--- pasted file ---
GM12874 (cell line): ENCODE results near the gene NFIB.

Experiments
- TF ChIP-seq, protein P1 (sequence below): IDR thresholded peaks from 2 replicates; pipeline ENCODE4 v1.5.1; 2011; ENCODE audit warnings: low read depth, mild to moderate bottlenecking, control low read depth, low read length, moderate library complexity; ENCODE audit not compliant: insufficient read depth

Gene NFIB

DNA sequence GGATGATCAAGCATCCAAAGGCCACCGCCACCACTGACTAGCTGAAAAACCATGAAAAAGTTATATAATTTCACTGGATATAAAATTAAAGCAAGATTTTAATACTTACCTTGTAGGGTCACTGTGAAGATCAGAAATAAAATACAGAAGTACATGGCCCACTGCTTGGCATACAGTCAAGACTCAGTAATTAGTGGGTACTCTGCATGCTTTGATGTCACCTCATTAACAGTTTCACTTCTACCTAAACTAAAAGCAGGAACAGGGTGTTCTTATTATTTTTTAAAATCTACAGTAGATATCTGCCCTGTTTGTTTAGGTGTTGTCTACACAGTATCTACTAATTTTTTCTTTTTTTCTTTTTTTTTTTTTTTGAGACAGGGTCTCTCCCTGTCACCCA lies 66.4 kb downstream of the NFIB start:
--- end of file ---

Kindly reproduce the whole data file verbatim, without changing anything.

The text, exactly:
GM12874 (cell line): ENCODE results near the gene NFIB.

Experiments
- TF ChIP-seq, protein P1 (sequence below): IDR thresholded peaks from 2 replicates; pipeline ENCODE4 v1.5.1; 2011; ENCODE audit warnings: low read depth, mild to moderate bottlenecking, control low read depth, low read length, moderate library complexity; ENCODE audit not compliant: insufficient read depth

Gene NFIB

DNA sequence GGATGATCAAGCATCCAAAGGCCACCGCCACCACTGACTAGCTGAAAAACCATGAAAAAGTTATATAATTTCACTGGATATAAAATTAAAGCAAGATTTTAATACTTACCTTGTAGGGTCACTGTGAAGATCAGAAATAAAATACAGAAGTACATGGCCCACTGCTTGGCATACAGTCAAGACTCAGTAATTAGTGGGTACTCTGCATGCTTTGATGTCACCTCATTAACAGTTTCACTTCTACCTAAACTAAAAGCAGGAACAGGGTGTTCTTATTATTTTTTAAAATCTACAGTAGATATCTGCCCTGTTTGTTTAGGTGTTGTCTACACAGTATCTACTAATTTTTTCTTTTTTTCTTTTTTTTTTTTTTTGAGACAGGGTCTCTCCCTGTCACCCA lies 66.4 kb downstream of the NFIB start: